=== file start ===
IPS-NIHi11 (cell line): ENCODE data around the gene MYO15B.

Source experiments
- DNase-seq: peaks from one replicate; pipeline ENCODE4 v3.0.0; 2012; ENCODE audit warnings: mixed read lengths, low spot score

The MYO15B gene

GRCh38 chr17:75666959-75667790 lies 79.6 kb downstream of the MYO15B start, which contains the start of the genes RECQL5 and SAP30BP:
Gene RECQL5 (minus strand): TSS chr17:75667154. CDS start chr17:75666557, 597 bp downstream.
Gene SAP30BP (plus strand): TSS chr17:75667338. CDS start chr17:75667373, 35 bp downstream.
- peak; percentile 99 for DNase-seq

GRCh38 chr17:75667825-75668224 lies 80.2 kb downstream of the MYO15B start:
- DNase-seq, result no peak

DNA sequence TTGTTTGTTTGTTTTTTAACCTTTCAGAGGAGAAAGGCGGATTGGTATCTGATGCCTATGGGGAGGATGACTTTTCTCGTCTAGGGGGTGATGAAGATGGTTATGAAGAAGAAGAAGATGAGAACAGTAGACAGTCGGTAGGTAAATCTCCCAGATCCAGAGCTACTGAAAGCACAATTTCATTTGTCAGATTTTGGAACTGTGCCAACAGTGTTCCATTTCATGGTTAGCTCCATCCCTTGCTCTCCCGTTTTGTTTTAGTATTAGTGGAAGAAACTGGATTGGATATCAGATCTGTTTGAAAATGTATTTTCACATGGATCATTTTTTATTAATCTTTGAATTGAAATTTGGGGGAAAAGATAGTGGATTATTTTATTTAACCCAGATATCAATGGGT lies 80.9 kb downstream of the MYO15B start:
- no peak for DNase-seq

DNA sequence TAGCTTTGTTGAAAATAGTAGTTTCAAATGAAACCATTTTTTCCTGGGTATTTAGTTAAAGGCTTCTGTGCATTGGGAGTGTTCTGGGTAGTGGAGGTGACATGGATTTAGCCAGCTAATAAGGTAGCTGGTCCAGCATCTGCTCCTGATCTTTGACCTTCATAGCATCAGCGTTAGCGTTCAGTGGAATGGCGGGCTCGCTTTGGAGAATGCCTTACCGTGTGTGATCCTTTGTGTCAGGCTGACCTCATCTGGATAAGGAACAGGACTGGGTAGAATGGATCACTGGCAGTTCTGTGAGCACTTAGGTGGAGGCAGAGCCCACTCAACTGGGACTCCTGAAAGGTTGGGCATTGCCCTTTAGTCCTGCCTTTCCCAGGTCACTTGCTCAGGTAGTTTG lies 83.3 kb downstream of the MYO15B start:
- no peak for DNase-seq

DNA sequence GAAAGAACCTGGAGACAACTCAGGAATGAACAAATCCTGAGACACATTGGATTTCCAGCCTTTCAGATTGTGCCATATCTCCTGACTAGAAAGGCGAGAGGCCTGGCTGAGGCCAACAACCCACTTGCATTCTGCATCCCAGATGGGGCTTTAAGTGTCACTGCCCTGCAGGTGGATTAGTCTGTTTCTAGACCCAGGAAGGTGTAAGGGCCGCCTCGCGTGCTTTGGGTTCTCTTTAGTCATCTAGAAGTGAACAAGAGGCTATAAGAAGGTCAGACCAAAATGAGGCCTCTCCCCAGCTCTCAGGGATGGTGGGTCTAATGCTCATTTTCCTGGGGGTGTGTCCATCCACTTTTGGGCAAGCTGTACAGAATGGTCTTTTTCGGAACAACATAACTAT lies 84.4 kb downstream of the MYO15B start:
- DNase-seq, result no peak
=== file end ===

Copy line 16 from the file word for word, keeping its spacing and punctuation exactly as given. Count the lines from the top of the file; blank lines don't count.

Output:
- DNase-seq, result no peak